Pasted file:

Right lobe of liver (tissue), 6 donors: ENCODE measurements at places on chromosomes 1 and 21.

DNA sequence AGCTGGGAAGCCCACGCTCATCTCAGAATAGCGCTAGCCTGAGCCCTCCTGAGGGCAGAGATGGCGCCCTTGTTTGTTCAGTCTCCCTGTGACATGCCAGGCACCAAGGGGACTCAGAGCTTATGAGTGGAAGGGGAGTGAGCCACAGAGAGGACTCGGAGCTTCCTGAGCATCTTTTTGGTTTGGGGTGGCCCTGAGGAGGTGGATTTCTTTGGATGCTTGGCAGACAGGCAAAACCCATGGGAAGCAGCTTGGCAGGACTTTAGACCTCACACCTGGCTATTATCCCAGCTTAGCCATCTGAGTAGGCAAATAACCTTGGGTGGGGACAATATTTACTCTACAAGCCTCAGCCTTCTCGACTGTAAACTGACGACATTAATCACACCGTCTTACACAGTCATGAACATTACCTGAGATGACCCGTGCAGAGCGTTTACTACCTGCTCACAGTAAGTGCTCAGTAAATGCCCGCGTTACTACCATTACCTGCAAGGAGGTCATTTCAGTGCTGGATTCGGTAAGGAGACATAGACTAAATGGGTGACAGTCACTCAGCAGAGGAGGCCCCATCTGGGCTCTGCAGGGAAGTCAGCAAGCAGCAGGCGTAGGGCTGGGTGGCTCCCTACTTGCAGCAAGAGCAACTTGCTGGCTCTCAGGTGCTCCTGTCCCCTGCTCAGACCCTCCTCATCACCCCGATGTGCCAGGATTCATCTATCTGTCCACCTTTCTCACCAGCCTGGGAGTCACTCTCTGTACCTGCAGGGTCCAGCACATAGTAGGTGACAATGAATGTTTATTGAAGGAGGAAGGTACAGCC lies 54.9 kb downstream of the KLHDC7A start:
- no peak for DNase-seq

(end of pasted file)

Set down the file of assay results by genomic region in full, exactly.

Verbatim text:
Right lobe of liver (tissue), 6 donors: ENCODE measurements at places on chromosomes 1 and 21.

DNA sequence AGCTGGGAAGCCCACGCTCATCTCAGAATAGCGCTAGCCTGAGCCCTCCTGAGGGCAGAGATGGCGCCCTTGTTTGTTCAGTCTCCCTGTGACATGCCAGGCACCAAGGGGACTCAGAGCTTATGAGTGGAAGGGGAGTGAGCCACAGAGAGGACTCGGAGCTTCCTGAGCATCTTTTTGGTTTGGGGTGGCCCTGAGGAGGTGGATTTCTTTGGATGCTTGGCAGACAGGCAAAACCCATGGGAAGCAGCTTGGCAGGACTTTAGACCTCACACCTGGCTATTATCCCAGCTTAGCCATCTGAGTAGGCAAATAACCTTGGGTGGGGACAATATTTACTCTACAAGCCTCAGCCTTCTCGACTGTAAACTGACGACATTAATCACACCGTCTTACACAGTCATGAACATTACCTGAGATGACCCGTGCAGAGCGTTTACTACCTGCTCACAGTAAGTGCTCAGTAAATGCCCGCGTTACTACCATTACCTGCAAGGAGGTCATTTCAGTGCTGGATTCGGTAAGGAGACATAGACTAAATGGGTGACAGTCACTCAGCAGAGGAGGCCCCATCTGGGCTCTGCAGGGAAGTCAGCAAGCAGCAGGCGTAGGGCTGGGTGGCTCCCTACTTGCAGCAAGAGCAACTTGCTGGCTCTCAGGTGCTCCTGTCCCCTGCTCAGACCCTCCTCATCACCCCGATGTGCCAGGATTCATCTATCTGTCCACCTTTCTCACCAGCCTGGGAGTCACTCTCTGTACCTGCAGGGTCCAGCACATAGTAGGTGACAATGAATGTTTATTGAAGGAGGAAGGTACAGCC lies 54.9 kb downstream of the KLHDC7A start:
- no peak for DNase-seq